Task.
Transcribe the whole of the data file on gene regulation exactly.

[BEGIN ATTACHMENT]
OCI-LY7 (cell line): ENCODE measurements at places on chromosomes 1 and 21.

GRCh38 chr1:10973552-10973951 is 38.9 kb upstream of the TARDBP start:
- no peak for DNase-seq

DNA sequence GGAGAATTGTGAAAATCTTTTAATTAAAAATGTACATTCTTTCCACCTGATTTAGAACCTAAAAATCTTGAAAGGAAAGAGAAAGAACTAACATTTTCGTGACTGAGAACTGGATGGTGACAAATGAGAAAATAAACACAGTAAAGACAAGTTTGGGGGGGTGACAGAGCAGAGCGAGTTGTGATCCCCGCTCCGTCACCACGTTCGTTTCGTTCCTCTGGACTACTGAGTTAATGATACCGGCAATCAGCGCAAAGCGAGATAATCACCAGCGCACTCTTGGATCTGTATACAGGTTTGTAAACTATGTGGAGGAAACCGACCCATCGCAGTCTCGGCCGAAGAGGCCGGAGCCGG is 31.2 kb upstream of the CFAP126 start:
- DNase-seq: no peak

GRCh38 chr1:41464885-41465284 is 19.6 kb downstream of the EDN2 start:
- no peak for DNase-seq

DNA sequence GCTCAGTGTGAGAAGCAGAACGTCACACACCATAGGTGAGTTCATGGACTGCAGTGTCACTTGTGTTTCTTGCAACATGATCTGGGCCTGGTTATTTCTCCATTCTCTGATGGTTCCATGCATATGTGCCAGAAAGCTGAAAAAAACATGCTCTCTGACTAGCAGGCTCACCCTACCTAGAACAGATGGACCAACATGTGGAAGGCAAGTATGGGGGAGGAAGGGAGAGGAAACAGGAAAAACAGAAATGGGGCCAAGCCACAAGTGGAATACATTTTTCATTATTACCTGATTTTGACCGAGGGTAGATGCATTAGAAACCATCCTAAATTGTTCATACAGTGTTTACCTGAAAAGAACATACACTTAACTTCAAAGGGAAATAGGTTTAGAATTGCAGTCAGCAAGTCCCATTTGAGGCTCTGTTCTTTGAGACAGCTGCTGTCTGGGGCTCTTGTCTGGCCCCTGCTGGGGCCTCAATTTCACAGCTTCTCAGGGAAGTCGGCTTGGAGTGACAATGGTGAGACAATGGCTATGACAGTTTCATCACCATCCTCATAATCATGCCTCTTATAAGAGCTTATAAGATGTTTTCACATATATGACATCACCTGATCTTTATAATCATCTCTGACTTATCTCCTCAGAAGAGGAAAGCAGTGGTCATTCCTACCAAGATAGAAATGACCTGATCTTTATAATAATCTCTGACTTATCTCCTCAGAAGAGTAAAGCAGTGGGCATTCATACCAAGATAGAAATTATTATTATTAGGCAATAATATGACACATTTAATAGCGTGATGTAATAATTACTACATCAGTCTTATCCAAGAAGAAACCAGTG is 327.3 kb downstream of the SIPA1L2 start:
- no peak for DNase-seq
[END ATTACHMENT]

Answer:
OCI-LY7 (cell line): ENCODE measurements at places on chromosomes 1 and 21.

GRCh38 chr1:10973552-10973951 is 38.9 kb upstream of the TARDBP start:
- no peak for DNase-seq

DNA sequence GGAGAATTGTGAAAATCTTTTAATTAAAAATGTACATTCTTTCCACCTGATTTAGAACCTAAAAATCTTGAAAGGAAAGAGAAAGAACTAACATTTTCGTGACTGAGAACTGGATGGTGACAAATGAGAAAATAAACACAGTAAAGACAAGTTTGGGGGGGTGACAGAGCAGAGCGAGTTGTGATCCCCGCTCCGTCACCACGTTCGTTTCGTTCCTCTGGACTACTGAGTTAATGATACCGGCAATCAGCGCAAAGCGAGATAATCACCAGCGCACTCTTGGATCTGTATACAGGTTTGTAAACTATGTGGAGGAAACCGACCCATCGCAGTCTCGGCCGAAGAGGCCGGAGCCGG is 31.2 kb upstream of the CFAP126 start:
- DNase-seq: no peak

GRCh38 chr1:41464885-41465284 is 19.6 kb downstream of the EDN2 start:
- no peak for DNase-seq

DNA sequence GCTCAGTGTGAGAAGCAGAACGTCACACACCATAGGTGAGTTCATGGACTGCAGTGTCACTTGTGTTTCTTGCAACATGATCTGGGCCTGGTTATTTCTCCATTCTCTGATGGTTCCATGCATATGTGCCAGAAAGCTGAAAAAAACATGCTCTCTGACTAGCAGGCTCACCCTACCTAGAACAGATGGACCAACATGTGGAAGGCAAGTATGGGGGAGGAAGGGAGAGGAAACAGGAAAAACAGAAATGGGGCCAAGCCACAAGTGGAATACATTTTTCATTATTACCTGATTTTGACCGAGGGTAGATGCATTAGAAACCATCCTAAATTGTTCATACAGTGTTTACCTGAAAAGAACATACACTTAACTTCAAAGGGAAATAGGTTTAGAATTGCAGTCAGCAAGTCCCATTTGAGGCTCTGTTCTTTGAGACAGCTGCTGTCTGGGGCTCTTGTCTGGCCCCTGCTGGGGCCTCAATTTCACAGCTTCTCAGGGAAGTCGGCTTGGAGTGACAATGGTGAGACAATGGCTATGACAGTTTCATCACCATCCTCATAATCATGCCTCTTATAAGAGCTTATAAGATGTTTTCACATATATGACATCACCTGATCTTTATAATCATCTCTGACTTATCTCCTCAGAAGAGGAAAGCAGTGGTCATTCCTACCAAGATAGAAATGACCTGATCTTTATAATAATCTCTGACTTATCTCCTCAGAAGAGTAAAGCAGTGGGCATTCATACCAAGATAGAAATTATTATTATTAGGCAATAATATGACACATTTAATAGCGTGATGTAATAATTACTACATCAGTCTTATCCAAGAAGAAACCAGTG is 327.3 kb downstream of the SIPA1L2 start:
- no peak for DNase-seq